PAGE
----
Ropeless Fishing? Charting a new course to sustainable fishing
Certainly, those two words don’t belong next to one another, right? Well, I’m glad you’re wrong.
Australia started it, Canada followed suite, New Zealand wanted a piece of the action, and now the United
States is interested. Fishers in these countries (and more) have begun one of the most significant changes in
the age-old fishing profession. Lobster traps themselves were first invented and used in 1808 by Ebenezer
Thorndike of Swampscott, Massachusetts (Hogan). Before then the use of rope has been pretty consistent in
all fishing practices since, well since the dawn of fishing, in-fact, it’s the very essence of why fishing works. So
why are some fishers choosing to abandon the “life line” of fishing?
It originates with lobster and crab fishing gear. There are three variables that lobster or crab fishers’ gear
faces on a daily basis. First, from a conservation stand-point, static or fixed lobster and crab gear is quite
troublesome. The International Whaling commission suggests up-to 300,000 whales and dolphins are
entangled and killed annually in commercial fishing gear, with a vast majority coming from lobster and crab
fishing gear (Latest News). That doesn’t even include the animals who manage to survive yet will still face life-
long damage and injuries.
On top of that, several organizations exist solely to disentangle marine life who have become trapped, which
in some cases leads to human tragedy in the process of trying to free them Joe Howlett lost his life while dis-
entangling a critically endangered North Atlantic Right Whale, which was caught in commercial lobster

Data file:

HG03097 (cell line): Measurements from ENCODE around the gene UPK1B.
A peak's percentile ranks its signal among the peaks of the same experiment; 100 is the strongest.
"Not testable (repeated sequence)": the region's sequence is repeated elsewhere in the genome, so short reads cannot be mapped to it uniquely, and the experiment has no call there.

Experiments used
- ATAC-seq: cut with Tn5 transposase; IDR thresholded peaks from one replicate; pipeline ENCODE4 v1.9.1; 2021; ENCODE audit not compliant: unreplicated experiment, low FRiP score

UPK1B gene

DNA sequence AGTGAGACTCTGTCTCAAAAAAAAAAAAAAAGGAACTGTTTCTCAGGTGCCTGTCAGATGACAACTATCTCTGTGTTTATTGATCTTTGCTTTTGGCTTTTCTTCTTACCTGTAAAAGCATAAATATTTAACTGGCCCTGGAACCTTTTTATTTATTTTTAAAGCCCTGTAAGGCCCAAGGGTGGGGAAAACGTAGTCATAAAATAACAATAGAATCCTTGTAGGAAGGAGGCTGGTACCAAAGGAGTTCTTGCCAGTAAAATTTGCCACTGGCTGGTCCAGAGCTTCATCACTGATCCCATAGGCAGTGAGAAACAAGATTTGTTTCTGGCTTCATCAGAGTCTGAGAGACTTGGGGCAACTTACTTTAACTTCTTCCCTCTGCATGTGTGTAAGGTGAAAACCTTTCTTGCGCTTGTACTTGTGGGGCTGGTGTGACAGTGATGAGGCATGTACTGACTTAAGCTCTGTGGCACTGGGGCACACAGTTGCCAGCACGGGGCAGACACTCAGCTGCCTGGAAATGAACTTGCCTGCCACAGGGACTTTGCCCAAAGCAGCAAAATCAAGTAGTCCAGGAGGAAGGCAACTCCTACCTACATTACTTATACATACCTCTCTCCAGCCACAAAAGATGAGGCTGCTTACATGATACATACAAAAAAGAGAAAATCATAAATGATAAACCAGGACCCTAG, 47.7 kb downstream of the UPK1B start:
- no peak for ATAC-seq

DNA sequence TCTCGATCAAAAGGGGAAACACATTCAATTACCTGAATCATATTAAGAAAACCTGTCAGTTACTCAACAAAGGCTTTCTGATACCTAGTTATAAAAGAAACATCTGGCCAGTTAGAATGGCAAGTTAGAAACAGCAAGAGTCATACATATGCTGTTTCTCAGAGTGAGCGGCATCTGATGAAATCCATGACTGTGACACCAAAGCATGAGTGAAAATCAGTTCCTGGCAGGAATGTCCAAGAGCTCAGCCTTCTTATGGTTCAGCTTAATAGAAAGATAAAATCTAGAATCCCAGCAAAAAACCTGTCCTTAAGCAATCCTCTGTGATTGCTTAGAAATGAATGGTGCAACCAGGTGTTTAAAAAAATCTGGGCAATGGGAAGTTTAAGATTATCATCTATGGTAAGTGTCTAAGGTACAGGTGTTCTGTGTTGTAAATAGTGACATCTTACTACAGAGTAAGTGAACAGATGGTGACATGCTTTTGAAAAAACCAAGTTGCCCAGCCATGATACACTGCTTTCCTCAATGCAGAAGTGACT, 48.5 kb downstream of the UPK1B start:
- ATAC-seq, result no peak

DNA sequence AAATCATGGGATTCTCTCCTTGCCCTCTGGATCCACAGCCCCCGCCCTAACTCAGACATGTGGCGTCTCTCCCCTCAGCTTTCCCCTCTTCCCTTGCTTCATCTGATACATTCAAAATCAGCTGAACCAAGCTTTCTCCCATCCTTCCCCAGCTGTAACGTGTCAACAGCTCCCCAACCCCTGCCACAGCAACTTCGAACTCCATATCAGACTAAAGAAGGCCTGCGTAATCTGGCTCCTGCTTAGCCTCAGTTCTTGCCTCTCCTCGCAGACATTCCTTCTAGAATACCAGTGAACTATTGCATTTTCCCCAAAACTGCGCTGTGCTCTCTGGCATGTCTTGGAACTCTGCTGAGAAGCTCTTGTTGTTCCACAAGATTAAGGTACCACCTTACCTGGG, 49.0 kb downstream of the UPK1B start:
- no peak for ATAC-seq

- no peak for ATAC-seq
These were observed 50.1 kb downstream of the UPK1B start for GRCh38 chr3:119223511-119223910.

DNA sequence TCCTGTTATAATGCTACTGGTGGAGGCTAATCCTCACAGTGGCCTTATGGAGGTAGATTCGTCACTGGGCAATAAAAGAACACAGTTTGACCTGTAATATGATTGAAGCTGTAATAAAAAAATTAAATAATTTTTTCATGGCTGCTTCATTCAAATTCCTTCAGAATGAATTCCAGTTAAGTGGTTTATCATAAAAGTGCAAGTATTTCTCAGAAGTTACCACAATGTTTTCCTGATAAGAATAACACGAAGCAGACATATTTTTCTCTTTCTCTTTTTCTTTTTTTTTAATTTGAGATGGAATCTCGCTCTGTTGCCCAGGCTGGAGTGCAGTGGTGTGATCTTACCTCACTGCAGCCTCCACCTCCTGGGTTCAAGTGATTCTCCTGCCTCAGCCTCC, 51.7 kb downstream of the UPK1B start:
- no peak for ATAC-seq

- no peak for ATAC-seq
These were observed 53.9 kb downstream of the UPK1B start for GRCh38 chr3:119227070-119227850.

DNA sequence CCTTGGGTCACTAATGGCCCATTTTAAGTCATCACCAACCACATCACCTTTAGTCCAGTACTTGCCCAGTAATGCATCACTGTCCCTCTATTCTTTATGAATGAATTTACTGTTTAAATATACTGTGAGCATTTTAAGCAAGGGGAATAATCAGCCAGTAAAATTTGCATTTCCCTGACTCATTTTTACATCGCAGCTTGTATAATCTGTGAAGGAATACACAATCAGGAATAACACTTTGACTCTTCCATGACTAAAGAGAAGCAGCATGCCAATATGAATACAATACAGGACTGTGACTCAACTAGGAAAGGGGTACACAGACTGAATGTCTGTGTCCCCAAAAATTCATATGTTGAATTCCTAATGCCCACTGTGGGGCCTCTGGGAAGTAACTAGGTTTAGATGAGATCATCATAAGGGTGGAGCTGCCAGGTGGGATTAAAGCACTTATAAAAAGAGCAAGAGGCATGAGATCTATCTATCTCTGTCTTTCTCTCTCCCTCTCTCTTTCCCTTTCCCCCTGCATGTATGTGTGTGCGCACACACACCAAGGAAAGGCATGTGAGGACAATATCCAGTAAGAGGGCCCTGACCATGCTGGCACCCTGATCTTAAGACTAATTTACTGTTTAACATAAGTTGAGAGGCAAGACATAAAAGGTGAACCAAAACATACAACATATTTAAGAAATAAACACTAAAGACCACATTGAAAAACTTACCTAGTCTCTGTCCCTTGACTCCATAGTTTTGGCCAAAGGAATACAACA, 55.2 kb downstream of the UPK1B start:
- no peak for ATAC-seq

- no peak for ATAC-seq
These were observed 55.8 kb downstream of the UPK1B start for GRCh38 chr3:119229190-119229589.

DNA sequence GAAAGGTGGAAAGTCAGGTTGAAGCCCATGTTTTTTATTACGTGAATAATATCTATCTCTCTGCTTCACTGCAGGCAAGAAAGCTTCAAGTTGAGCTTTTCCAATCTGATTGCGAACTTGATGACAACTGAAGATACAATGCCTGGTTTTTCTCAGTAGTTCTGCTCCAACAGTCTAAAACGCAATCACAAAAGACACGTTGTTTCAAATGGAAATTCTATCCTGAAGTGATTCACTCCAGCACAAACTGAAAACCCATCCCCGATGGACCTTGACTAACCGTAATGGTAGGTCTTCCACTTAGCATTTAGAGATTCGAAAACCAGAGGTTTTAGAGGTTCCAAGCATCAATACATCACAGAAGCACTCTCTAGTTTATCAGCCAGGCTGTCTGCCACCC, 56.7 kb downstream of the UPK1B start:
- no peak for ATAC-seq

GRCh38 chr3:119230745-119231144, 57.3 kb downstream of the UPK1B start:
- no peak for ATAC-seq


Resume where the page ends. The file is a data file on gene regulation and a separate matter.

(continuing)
fishing gear (Donkin). While other species like sea turtles are even worse off, with around 83,300
entanglements annually (New Study).
Fortunately, this weeks blog isn’t a doom and gloom piece, but before but before I can talk more about how
this issue can be solved, I have to mention a few other complications that fishers may face from using
Human activity is another contributor. Ship strikes, whether by large container vessels simply too big to avoid
hitting lines, other fishers, or even recreational boaters cause millions of dollars in loss value and revenue per
year. Some locations off the Eastern Coast of North America have such high gear densities that even small
recreational boats can’t help but accidentally cut buoy lines by hitting them.
Finally, weather plays a large part as well. Storms and strong currents can move gear due to dragging on the
floating rope and buoy. Weather can also pull buoys underwater for long durations and permeant damage
gear due to “tumbling”, when gear is sent cascading on the sea-floor again due to drag. Even if damage isn’t
done, weather has proven to waste time with fishers searching for gear that isn’t there, thus increasing
pollution and costing fishers their valuable time. Fishers are also in particular danger if they wish to move
their gear out of the water before a big storm.
These three problems are what Ropeless Fishing tries to address. The overall concept is pretty simple, and